Sunday, June 26, 2016

"As Good As Gone"

Larry Watson grew up in Bismarck, North Dakota, and received his BA and MA from the University of North Dakota and his PhD in creative writing at the University of Utah. He is the author of the novels Let Him Go, Montana 1948, American Boy, In a Dark Time, White Crosses, Laura, Orchard, and Sundown, Yellow Moon; the fiction collection Justice; and the chapbook of poetry Leaving Dakota.

Watson applied the Page 69 Test to his new novel, As Good as Gone, and reported the following:
From page 69:
“Lon’s not from the reservation,” Bill said. It was the best argument he could muster.

Lon Black Pipe is, in the phrase that Tom and Don and many of the citizens of Gladstone would use, a bad Indian, which not only means that he’s not meek and deferential but that he’s downright difficult. Lon has served at least two terms in Deer Lodge State Prison, one for assault (he beat up a young cowboy so severely in a bar fight that there was serious doubt whether the cowboy would live), and one for grand theft auto. And those are only the crimes he’s been convicted of; he’s been suspected of committing many others in Gladstone and the surrounding region.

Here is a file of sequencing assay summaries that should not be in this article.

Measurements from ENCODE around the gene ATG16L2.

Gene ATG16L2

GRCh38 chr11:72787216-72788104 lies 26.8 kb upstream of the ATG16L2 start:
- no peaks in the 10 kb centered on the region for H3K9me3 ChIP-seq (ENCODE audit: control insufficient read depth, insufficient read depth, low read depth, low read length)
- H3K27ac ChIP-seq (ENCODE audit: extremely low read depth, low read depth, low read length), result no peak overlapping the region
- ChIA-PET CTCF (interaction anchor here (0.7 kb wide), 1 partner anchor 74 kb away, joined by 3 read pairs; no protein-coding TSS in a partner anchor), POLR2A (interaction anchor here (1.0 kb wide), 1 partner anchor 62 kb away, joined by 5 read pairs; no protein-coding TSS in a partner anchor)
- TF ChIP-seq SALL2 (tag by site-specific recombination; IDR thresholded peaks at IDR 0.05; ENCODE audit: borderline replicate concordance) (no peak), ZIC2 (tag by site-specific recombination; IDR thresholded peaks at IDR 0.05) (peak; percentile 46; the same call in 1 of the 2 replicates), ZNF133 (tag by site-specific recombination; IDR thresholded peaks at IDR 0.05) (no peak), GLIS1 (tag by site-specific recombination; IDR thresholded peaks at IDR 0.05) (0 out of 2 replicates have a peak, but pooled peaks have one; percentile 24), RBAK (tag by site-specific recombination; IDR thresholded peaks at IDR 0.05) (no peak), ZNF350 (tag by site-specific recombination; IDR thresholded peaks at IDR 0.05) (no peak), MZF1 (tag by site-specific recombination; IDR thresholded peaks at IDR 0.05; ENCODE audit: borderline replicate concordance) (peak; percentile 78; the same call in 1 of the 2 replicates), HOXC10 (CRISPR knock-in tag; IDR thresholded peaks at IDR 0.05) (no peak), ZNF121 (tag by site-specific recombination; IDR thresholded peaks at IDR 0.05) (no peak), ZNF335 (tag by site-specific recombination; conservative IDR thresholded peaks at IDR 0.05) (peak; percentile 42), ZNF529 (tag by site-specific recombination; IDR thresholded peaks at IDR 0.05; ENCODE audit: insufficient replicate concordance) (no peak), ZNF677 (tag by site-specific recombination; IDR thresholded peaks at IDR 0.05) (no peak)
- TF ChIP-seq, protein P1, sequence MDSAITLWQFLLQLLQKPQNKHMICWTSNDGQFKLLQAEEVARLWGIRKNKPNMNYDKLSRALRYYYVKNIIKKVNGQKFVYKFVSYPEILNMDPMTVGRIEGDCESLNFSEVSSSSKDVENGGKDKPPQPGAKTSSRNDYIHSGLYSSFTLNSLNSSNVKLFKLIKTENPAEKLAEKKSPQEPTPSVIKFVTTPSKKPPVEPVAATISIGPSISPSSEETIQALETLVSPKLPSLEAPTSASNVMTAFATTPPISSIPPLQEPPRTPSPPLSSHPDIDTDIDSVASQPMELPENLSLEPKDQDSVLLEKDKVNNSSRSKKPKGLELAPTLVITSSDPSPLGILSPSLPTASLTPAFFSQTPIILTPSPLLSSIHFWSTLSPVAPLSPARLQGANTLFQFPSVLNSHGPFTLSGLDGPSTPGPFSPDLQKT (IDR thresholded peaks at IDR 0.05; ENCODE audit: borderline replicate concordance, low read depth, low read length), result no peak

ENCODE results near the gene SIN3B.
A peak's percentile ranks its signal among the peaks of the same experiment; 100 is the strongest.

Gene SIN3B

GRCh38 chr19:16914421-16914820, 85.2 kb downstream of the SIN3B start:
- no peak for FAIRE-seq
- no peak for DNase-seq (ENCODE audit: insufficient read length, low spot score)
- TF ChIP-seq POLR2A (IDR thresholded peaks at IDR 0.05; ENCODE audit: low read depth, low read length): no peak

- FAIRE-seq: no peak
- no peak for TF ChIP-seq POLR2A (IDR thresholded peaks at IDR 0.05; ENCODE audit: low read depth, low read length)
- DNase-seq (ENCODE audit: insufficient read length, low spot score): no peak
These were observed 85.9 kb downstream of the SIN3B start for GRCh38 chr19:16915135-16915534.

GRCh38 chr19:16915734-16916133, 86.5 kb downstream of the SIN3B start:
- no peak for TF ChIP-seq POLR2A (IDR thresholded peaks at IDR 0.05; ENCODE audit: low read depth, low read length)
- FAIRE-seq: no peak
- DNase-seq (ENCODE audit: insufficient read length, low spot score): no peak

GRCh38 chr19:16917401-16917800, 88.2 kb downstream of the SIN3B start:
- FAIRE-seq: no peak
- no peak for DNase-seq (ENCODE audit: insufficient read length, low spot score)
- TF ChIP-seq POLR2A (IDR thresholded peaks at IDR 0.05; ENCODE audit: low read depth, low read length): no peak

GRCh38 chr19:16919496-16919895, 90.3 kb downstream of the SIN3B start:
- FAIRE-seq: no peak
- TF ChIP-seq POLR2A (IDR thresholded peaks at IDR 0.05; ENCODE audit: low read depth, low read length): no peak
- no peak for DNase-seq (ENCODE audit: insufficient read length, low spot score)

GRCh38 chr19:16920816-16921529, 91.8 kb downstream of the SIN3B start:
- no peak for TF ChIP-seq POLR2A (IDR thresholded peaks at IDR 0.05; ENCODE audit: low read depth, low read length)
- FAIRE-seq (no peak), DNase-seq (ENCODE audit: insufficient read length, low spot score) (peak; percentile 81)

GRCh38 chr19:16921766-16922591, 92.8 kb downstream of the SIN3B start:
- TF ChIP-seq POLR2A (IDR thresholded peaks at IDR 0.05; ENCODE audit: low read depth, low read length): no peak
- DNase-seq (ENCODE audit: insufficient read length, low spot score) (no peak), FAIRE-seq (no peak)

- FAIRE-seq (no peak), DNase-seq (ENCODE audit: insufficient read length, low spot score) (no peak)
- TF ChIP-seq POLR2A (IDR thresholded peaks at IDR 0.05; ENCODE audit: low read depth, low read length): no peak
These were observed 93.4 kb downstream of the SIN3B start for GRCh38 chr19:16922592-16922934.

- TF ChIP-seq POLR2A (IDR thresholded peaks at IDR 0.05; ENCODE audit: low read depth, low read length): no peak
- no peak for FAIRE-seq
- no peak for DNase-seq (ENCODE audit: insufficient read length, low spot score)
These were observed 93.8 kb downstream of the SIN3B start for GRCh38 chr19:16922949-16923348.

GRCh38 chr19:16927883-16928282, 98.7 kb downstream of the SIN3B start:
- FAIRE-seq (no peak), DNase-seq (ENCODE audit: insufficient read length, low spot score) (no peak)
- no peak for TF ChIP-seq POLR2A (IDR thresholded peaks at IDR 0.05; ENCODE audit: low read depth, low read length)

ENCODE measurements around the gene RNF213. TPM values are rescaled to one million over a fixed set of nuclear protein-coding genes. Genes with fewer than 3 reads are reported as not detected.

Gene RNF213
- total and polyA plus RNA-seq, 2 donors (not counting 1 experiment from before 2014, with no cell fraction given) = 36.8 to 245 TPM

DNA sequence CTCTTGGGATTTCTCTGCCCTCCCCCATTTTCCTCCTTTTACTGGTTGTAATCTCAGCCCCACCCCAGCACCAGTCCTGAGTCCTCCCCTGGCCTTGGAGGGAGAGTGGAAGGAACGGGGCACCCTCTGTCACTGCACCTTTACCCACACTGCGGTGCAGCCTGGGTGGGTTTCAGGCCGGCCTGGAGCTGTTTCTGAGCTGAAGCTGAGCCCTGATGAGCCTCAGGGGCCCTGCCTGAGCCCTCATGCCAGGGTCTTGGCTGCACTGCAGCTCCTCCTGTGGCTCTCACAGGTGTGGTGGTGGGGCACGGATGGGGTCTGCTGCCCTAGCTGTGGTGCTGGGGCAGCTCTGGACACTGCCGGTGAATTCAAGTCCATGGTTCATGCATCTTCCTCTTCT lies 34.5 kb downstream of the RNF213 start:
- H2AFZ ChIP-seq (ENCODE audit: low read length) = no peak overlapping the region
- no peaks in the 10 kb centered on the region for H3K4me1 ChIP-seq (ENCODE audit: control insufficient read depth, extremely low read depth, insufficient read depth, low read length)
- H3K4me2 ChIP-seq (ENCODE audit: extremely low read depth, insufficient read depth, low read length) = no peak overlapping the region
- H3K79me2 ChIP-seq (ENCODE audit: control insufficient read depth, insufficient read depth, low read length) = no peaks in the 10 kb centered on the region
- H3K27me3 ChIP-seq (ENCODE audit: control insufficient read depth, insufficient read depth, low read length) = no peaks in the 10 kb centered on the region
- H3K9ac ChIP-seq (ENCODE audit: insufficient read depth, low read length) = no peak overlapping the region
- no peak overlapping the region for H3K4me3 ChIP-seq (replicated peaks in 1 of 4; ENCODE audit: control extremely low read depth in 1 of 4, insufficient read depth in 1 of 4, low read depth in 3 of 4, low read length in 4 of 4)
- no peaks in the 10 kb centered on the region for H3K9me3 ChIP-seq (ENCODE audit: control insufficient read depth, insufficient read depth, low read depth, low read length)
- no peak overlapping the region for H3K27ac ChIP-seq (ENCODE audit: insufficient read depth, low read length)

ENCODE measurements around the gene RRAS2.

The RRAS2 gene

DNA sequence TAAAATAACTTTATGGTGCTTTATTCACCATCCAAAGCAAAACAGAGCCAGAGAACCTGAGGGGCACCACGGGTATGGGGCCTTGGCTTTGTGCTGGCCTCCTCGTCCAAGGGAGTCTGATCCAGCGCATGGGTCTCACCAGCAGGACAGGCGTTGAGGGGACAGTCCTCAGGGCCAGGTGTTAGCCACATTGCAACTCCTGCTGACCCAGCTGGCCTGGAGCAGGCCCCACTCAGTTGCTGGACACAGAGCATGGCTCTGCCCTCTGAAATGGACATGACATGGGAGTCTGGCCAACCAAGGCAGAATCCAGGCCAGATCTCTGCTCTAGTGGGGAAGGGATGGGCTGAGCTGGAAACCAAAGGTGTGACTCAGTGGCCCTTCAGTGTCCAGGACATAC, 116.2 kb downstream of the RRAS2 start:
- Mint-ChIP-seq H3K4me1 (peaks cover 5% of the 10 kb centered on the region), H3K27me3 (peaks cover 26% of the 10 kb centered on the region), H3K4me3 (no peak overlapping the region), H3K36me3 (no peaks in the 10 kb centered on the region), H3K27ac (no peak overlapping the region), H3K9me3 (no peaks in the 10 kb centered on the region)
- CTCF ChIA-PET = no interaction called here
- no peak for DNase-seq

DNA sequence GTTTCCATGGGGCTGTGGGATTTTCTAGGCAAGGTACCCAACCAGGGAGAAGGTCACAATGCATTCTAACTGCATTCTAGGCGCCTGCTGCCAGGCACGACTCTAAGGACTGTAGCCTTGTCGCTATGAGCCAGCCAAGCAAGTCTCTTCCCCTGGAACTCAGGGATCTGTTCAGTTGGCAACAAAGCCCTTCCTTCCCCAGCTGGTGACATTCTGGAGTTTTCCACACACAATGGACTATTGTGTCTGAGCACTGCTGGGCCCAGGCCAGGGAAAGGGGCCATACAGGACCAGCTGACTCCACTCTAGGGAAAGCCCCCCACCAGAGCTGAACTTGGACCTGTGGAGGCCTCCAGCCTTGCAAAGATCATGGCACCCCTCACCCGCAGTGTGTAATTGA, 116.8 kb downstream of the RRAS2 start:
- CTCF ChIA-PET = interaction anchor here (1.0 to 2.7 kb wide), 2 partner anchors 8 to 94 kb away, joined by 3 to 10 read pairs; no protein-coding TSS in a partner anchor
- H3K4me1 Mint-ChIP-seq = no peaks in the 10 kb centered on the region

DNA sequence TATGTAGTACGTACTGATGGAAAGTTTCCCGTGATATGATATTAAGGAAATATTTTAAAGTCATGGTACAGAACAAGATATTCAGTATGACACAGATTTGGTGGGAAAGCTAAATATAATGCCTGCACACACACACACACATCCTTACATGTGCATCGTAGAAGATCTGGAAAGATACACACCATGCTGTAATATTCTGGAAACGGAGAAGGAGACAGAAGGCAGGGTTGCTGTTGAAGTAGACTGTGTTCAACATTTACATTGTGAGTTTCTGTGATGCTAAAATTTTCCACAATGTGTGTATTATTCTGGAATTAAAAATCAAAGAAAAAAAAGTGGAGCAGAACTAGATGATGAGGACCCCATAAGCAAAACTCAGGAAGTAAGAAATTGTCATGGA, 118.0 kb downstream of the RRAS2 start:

Although Bill knew all along about the connection between Brenda and Lon, he was trying to demonstrate that he did not share the prejudices of his co-workers and many of his fellow citizens. Most Indians are decent, hard-working people who deserve far better than they receive in this part of the world, and Bill long ago resolved to treat them fairly and respectfully, exactly the way he would behave toward white people and just how he would like to be treated.
Among the novel’s themes is how people, especially members of the Sidey family, fit—or don’t—with the larger community and its values. Some of the complications of that fitting in are illustrated in this passage. Bill Sidey is no bigot, yet his defense of Lonnie Black Pipe is pretty tepid. Furthermore, he doesn’t tell his employees that he and Lonnie have a history of friendship going all the way back to childhood. Bill’s relationship with Lonnie Black Pipe also plays a part in the violent confrontation later in the novel between Lon Black Pipe and Calvin Sidey, Bill’s father.
Visit Larry Watson's website.

--Marshal Zeringue